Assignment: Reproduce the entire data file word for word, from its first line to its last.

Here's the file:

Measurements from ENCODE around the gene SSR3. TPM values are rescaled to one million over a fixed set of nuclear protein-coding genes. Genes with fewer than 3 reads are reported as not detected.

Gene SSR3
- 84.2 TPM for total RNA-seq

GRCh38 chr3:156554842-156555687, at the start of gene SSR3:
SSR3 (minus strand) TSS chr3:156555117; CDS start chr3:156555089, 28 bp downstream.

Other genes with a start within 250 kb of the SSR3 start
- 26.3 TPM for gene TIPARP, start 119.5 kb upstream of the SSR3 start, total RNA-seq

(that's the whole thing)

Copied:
Measurements from ENCODE around the gene SSR3. TPM values are rescaled to one million over a fixed set of nuclear protein-coding genes. Genes with fewer than 3 reads are reported as not detected.

Gene SSR3
- 84.2 TPM for total RNA-seq

GRCh38 chr3:156554842-156555687, at the start of gene SSR3:
SSR3 (minus strand) TSS chr3:156555117; CDS start chr3:156555089, 28 bp downstream.

Other genes with a start within 250 kb of the SSR3 start
- 26.3 TPM for gene TIPARP, start 119.5 kb upstream of the SSR3 start, total RNA-seq